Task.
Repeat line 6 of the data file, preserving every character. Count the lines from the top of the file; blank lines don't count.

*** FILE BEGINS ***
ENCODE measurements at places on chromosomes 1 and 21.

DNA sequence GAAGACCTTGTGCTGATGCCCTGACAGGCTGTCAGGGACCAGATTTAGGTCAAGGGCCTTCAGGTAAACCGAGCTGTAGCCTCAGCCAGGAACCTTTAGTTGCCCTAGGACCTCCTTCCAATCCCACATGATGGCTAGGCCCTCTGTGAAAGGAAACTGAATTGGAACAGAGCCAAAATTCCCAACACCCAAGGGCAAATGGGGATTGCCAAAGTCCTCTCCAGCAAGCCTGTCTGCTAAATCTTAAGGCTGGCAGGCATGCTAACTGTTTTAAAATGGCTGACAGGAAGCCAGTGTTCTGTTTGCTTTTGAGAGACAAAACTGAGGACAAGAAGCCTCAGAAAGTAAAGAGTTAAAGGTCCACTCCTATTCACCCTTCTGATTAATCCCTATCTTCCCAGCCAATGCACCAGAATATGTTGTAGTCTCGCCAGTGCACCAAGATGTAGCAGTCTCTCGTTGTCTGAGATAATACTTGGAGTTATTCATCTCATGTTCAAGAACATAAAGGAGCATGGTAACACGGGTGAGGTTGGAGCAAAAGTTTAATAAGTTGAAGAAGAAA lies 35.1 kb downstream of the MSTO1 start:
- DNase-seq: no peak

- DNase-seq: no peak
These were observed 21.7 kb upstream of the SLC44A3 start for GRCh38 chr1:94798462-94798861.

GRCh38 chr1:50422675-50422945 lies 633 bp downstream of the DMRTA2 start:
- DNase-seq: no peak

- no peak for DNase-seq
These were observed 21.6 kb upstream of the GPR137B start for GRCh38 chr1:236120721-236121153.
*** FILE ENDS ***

GRCh38 chr1:50422675-50422945 lies 633 bp downstream of the DMRTA2 start: